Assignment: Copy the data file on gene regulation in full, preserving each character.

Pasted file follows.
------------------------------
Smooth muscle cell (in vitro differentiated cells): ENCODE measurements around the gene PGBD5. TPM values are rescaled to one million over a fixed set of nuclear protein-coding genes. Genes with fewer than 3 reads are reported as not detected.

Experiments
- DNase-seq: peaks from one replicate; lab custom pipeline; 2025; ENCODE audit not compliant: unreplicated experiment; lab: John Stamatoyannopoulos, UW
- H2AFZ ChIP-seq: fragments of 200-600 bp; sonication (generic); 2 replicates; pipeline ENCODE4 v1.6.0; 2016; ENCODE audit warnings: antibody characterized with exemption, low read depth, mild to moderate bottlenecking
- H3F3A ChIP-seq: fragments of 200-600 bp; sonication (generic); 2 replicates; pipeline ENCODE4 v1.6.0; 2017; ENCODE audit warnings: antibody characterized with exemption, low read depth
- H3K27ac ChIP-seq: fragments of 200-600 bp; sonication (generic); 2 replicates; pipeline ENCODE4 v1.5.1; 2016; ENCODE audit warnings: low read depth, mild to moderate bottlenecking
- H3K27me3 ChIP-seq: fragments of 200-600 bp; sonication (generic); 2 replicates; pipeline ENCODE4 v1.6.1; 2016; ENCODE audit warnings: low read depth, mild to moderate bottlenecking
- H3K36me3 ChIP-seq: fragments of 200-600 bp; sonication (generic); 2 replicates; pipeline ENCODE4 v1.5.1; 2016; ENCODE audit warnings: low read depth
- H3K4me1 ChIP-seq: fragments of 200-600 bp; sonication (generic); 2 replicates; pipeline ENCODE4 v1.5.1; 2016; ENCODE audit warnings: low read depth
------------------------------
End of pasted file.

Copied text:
Smooth muscle cell (in vitro differentiated cells): ENCODE measurements around the gene PGBD5. TPM values are rescaled to one million over a fixed set of nuclear protein-coding genes. Genes with fewer than 3 reads are reported as not detected.

Experiments
- DNase-seq: peaks from one replicate; lab custom pipeline; 2025; ENCODE audit not compliant: unreplicated experiment; lab: John Stamatoyannopoulos, UW
- H2AFZ ChIP-seq: fragments of 200-600 bp; sonication (generic); 2 replicates; pipeline ENCODE4 v1.6.0; 2016; ENCODE audit warnings: antibody characterized with exemption, low read depth, mild to moderate bottlenecking
- H3F3A ChIP-seq: fragments of 200-600 bp; sonication (generic); 2 replicates; pipeline ENCODE4 v1.6.0; 2017; ENCODE audit warnings: antibody characterized with exemption, low read depth
- H3K27ac ChIP-seq: fragments of 200-600 bp; sonication (generic); 2 replicates; pipeline ENCODE4 v1.5.1; 2016; ENCODE audit warnings: low read depth, mild to moderate bottlenecking
- H3K27me3 ChIP-seq: fragments of 200-600 bp; sonication (generic); 2 replicates; pipeline ENCODE4 v1.6.1; 2016; ENCODE audit warnings: low read depth, mild to moderate bottlenecking
- H3K36me3 ChIP-seq: fragments of 200-600 bp; sonication (generic); 2 replicates; pipeline ENCODE4 v1.5.1; 2016; ENCODE audit warnings: low read depth
- H3K4me1 ChIP-seq: fragments of 200-600 bp; sonication (generic); 2 replicates; pipeline ENCODE4 v1.5.1; 2016; ENCODE audit warnings: low read depth